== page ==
National census a must, says DP
Opposition Democratic Party (DP) has said that a national census is a must being a perquisite for proper planning.
Kalungu district DP chairperson, Joseph Ssewungu, said the government has failed to effectively plan for its people because it has no proper data.
“There is no authentic statistical data arrived at through acceptable scientific methods upon which to plan for the nation. With such a scenario we should not expect anything positive thing from the all the strategic plans like for the Vision 2040,” he said.
Although the population agency has already spent sh22.7b in preparation for the planned 2013 national census, the Government once again cancelled the project.
Finance state minister, Fred Omach, last week told MPs on finance Committee that although the Government made a commitment to hold the census this year; it will not be possible due to financial constraints.
According to Omach, the exercise requires sh107b, of which sh22.7b has already been incurred in procurement.
“I agree with your sentiments but right now, there is no money. Sh107b is a lot of money, which the Government might not get this financial year and I can’t say when a new date will be fixed,” he said.
The Government of Uganda, through the Uganda Bureau of Statistics (UBOS) had prepared to conduct the next National Population and Housing Census in August 2012. Another census was scheduled to take place in August 2012 but it was postponed to 2013. It was again postponed to 2014.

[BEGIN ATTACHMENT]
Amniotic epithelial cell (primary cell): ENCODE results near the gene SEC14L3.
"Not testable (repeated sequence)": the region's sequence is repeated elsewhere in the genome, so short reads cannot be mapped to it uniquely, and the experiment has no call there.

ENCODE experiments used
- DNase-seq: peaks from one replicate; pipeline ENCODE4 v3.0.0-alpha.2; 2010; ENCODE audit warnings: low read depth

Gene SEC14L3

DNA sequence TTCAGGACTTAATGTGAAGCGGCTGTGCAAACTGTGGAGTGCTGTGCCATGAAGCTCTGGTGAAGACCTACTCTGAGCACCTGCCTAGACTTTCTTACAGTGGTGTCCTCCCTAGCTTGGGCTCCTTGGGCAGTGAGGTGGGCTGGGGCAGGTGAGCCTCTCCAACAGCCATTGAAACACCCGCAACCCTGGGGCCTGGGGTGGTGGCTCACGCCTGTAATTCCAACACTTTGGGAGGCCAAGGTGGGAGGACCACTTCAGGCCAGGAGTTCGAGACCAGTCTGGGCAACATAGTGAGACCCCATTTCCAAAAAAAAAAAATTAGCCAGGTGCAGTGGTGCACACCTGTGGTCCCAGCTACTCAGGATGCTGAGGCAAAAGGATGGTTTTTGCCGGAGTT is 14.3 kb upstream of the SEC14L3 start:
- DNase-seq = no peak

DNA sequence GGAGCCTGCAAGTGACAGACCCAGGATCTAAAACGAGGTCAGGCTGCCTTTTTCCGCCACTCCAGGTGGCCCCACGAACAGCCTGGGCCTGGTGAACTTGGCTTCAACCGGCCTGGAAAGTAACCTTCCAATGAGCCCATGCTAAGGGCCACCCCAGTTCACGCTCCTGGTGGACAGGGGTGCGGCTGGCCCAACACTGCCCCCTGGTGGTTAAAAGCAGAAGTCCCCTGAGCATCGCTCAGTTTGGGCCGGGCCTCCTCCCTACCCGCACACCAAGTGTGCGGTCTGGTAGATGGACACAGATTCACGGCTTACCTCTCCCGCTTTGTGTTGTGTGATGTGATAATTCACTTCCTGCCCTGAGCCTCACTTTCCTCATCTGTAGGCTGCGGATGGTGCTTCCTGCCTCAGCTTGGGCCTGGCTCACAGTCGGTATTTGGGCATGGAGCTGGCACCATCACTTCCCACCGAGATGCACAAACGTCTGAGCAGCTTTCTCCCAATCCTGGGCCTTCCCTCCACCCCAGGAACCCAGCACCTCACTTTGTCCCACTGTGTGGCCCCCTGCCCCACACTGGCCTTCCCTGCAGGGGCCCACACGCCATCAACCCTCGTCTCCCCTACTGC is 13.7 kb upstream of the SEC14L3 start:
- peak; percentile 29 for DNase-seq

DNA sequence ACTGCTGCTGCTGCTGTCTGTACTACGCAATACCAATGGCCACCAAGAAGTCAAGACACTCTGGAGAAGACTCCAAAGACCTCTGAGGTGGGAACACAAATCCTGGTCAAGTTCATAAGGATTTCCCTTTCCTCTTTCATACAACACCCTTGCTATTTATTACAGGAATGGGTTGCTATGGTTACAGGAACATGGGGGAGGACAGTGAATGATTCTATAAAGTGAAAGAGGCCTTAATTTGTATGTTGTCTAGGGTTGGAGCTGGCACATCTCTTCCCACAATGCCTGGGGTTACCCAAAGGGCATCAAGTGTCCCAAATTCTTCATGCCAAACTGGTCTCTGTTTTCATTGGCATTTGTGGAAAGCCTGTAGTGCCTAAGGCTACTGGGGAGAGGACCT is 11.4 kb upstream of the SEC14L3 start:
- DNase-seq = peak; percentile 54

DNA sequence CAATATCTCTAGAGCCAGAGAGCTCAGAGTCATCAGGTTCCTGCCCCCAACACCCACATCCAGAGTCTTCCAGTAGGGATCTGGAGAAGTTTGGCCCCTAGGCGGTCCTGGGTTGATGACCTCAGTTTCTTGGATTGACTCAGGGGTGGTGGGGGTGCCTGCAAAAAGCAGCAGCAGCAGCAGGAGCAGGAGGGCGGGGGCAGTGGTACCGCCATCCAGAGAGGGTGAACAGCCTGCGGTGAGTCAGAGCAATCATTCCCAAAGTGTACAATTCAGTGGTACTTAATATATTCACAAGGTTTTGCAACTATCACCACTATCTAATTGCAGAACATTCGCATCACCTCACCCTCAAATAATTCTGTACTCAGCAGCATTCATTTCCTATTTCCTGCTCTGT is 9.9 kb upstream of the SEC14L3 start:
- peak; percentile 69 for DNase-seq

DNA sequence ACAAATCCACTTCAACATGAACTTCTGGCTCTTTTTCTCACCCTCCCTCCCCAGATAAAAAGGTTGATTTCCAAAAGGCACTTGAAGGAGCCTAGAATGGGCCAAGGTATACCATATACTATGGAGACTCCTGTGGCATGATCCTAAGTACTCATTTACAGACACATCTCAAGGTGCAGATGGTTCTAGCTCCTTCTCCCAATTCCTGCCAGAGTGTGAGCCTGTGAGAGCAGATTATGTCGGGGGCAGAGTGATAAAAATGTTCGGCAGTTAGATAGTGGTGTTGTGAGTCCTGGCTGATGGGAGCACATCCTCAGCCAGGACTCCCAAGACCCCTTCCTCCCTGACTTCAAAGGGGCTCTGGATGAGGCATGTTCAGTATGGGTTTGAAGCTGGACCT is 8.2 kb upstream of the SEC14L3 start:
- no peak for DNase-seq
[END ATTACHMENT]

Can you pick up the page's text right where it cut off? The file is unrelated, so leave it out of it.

Sewungu told a news conference in Kampala that it was the same reason why Vision 2025 failed. He noted that many government programs fail due to lack of data.
The country last conducted census in 2002. It’s supposed to be conducted in ten-year period.
Sewungu said the population and housing census is one of the main scientific sources of demographic and socio-economic statistics for all countries use for contemporary planning.
He also noted that the government needs to urgently improve the welfare of soldiers and police officers to stop the rampant desertion in the forces.
The ministry of defense told Parliament recently that about 1,000 soldiers desert the army every year.
Sewungu noted that this is a risk to the country’s security since the motives of the deserters are not known.
“Let the government set up a special salary review commission to revise the salaries of all public servants especially teachers, the army and police. We think this whole issue might be due to the poor welfare of these groups and we think the government is in position to address the matter,” he added.